When it came to being resourceful, no one could ever match my mother. Take her throw rugs, for example. They came in two varieties.
There were the flesh-colored ones that she crocheted out of old nylon stockings. "They're neutral. They go with everything," she would say.
And then there were the ones she wove from strips of old clothing. Of these she would say, "They have all colors in them. They go with everything."
One day when I took a ton of old clothing to the Lilburn Coop, I asked Kay Whithear, the director, what they do with clothes that they can't sell? I told her about my mother and asked if there is anyone out there like her who recycles them into rugs?
"Not that I know of," Whithear said. "One of our workers makes slippers out of scrap yarn that comes in and we sell them here, but I don't know of anyone like your mother."
"So what does happen to all the tons of things like torn T-shirts and outdated dresses that never sell?" I asked. "Don't they get to be a storage problem for you?"
"They can be, but we just found an organization called Global Clothing Industries that picks them up for us and pays us for them by the pound. For the last load they paid us $900."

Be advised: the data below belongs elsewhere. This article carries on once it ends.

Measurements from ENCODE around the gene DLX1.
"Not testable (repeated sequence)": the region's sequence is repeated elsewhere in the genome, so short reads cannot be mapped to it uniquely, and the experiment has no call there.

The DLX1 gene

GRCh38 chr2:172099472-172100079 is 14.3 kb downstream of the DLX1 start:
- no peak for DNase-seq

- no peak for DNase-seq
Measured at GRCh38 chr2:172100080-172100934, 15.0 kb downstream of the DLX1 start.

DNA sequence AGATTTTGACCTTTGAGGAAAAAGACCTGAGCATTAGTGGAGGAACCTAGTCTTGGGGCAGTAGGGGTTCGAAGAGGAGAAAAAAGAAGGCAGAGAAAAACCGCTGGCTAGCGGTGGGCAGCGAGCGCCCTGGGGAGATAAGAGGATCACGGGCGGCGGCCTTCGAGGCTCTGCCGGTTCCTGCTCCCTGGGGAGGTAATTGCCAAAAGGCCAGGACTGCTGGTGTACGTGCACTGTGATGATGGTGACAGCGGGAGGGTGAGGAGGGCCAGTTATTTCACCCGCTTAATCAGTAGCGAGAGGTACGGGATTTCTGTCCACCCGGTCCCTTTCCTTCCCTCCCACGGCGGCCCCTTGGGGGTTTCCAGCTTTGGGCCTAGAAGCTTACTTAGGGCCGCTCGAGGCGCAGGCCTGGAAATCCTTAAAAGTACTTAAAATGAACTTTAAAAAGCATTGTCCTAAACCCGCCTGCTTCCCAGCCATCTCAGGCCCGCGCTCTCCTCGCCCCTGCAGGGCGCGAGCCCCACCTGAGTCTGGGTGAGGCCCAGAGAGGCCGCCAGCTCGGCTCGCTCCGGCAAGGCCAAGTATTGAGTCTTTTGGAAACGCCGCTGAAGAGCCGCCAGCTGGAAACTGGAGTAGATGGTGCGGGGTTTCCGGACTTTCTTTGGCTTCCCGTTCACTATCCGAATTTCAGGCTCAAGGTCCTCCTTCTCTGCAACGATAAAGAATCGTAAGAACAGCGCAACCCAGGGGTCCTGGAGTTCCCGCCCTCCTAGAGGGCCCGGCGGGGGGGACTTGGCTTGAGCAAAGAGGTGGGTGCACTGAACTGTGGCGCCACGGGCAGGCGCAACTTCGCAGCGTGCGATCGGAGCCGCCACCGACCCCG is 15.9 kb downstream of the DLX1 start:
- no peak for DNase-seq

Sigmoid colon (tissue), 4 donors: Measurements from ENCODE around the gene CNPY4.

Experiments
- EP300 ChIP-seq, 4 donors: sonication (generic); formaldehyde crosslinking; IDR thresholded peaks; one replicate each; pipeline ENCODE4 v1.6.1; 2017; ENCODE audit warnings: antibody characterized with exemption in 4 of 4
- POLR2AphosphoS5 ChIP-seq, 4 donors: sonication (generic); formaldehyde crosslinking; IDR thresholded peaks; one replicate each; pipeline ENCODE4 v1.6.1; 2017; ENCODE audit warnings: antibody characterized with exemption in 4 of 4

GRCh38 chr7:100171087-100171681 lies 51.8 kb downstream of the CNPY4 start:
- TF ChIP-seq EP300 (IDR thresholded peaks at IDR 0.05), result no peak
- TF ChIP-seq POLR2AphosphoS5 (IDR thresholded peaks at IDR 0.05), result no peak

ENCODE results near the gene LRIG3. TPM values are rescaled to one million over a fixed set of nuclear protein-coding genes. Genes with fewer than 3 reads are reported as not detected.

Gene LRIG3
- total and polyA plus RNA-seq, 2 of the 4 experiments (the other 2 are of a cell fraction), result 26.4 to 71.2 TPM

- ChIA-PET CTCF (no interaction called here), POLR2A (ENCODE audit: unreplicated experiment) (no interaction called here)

GCI, whose only Gwinnett pick-up point is the Lilburn Coop, ships the castoff clothing to struggling countries in Africa, Central American and South America. But these clothes are not just handouts. At their headquarters in Atlanta and in the countries they serve, GCI provides jobs and helps give people a sense of dignity.
Clothes are compressed into 1,000 pound blocks, and then shipped out. Once they reach their destinations, hundreds of thousands of local workers handle, clean, repair, restyle and distribute the used clothing.
Providing work for people is gratifying for owner, Lamin Bah, who emigrated from Sierra Leone 13 years ago. One of Bah's first jobs in America was selling water on the street during the Olympics. He is now an American citizen and owner of an industry that helps people all over the world, including his native country.
But what about the items that are in too bad a condition to sell? Bah says worn out T-shirts are turned into industrial fabrics and cleaning rags. Poor quality sweaters end up as insulation or mattress pads. If it weren't for the resourcefulness of GCI, most of this clothing would end up in a landfill in the United States. After GCI buys it, only about 10 percent is discarded.
Even with all this creative recycling of throwaways, no one at GCI knew of anyone who crochets rugs out of old stockings. It seems that somewhere in this world there would be a market for throw rugs that "go with everything."
Susan Larson is a Lilburn resident. E-mail her at firstname.lastname@example.org.